Lawrence Powers: Learning About and Buying Art for the Home

Building an art collection evolves over time. It can start with a client’s decision to replace a college poster with original art.  Or it is sometimes when a renovation or redesign of a room has taken place. The priority is usually to find art for locations in the house that are focal points, such as over the mantel or over a sofa in a main living area. Art is so subjective, it is important to develop one’s taste. We encourage clients to look at and consider all sorts of ideas for their homes. Taking art “on approval” is a regular practice for many galleries, as it is the best way for clients to get a feel for the artwork in the context of their own environment. We also take the same approach with interior designers and have them take artwork “on approval” to show their clients. It is usually the finishing touch to a project.

Introducing artwork into your home is always exiting and has great visual impact.  There are a few guidelines that may be helpful in this process.

Powers Gallery

Photography by Michael J. Lee

Interior design by Kathy MacDonald Marshall

"Curves", oil/canvas, Alastair Dacey and "Lilies and Apples," oil/canvas, Marshall Henrichs

What do you like? Learning about art.

When building a collection, it should be about surrounding oneself with artwork that gives satisfaction and has staying power.  It should reflect who you are and what is important to you. Taste in art is informed by so many things, from time spent in museums looking at iconic pictures to making a habit of visiting galleries and seeing what new artists are doing. The emotional connection that is made with a piece of art transforms the artwork into a personal expression of the collector and therefore, a reflection of their personality and experience. We encourage the collector to consider a variety of art within their collection. Having a good and trusting relationship with the gallery is another key point in collecting. It can be incredibly helpful to watch how a gallery/art consultant and designers curates their exhibits, to see what their vision is and how it fits within the context of one’s own collection. We find that once clients have started down the road of collecting, they get so much satisfaction from living with art that they just keep on going!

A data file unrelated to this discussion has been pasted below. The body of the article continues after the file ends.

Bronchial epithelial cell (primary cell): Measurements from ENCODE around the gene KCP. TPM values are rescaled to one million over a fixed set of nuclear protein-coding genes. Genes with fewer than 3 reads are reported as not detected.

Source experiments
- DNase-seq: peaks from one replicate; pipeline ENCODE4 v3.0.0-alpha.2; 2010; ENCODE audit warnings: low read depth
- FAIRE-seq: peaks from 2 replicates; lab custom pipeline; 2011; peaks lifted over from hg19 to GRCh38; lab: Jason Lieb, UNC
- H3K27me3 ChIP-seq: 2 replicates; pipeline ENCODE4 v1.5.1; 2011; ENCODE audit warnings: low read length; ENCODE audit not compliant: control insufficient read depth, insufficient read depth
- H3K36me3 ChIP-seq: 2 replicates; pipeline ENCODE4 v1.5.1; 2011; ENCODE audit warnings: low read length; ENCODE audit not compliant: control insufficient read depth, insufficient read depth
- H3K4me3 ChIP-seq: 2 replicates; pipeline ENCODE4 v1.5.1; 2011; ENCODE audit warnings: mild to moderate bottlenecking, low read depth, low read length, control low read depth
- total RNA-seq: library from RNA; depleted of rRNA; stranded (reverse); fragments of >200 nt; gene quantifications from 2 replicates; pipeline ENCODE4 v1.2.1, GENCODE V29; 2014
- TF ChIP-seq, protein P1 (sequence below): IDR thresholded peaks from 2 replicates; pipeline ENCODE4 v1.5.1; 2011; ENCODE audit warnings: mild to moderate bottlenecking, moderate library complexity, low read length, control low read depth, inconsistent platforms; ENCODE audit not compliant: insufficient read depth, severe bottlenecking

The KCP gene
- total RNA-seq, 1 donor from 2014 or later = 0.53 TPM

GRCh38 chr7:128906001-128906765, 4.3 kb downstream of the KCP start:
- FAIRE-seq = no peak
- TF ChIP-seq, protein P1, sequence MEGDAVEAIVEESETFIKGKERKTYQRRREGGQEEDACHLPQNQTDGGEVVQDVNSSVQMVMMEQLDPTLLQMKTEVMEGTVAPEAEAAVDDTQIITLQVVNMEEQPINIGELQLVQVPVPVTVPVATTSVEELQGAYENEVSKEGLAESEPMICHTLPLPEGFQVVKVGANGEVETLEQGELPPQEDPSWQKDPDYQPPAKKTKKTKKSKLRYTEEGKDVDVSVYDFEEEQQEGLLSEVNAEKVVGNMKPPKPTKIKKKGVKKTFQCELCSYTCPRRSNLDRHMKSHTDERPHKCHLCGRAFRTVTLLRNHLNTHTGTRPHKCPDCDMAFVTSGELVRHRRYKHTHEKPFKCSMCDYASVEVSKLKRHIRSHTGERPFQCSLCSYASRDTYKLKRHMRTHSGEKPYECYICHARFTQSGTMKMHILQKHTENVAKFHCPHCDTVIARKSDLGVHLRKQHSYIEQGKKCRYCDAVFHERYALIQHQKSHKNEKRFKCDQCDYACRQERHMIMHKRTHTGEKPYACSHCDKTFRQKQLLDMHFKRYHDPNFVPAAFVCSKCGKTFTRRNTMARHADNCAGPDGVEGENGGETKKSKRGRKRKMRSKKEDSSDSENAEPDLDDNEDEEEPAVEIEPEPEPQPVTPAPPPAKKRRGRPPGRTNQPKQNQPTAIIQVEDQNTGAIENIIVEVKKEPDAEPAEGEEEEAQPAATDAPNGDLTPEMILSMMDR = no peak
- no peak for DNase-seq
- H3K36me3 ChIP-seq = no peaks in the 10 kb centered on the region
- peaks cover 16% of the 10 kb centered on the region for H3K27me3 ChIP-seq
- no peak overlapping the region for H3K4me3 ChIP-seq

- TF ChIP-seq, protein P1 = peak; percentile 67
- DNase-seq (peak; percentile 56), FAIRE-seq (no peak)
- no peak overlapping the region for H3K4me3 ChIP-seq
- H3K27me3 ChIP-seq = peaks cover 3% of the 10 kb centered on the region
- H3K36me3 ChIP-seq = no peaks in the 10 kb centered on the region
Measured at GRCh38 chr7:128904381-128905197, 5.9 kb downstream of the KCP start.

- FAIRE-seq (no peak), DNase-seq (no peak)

Powers Gallery

Photograph by Lawrence Powers

Mulitple pieces in a grid can be effective on a large wall.

Interior design by Victoria Stamm-Coffey

Map of Nevis Powers Gallery 

Placement/Context

A work of art is most successful when it feels like it belongs in a particular setting or spot. Hanging art in a home can be an art in itself where pieces are placed for the best visual impact. Another aspect of hanging and choosing artwork for a given space is the desired feeling one wants for a given room or space.  The main living space in a home should be a comfortable and beautiful space for everyone. The artwork plays a huge role in setting the tone for a room. For some collectors that means celebrating beauty and precious things.  For others it can be a space devoted to conjuring up warm memories of happy places.  Still others just want to focus on the colors and light in the space and continue that in the artwork. Once a collection is started, it is important to think about how the artworks will “speak” to each other and if they work well together.